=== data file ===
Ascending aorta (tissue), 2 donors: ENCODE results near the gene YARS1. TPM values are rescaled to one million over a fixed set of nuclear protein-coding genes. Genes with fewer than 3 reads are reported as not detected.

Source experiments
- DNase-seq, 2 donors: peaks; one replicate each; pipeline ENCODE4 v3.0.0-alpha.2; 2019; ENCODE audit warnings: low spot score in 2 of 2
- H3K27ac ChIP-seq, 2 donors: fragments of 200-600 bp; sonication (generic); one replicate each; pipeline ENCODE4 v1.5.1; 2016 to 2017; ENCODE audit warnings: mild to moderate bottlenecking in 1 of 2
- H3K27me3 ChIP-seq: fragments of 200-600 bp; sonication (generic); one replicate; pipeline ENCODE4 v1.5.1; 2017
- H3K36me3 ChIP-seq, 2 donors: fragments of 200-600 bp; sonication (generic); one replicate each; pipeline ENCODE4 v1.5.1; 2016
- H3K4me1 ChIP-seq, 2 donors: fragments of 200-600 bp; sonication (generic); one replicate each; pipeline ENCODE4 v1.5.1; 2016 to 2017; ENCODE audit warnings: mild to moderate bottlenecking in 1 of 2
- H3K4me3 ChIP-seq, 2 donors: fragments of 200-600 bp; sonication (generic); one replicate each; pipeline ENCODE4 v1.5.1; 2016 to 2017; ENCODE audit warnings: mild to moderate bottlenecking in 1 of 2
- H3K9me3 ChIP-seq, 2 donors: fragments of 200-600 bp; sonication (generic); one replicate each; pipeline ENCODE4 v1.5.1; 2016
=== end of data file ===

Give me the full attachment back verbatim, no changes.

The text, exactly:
Ascending aorta (tissue), 2 donors: ENCODE results near the gene YARS1. TPM values are rescaled to one million over a fixed set of nuclear protein-coding genes. Genes with fewer than 3 reads are reported as not detected.

Source experiments
- DNase-seq, 2 donors: peaks; one replicate each; pipeline ENCODE4 v3.0.0-alpha.2; 2019; ENCODE audit warnings: low spot score in 2 of 2
- H3K27ac ChIP-seq, 2 donors: fragments of 200-600 bp; sonication (generic); one replicate each; pipeline ENCODE4 v1.5.1; 2016 to 2017; ENCODE audit warnings: mild to moderate bottlenecking in 1 of 2
- H3K27me3 ChIP-seq: fragments of 200-600 bp; sonication (generic); one replicate; pipeline ENCODE4 v1.5.1; 2017
- H3K36me3 ChIP-seq, 2 donors: fragments of 200-600 bp; sonication (generic); one replicate each; pipeline ENCODE4 v1.5.1; 2016
- H3K4me1 ChIP-seq, 2 donors: fragments of 200-600 bp; sonication (generic); one replicate each; pipeline ENCODE4 v1.5.1; 2016 to 2017; ENCODE audit warnings: mild to moderate bottlenecking in 1 of 2
- H3K4me3 ChIP-seq, 2 donors: fragments of 200-600 bp; sonication (generic); one replicate each; pipeline ENCODE4 v1.5.1; 2016 to 2017; ENCODE audit warnings: mild to moderate bottlenecking in 1 of 2
- H3K9me3 ChIP-seq, 2 donors: fragments of 200-600 bp; sonication (generic); one replicate each; pipeline ENCODE4 v1.5.1; 2016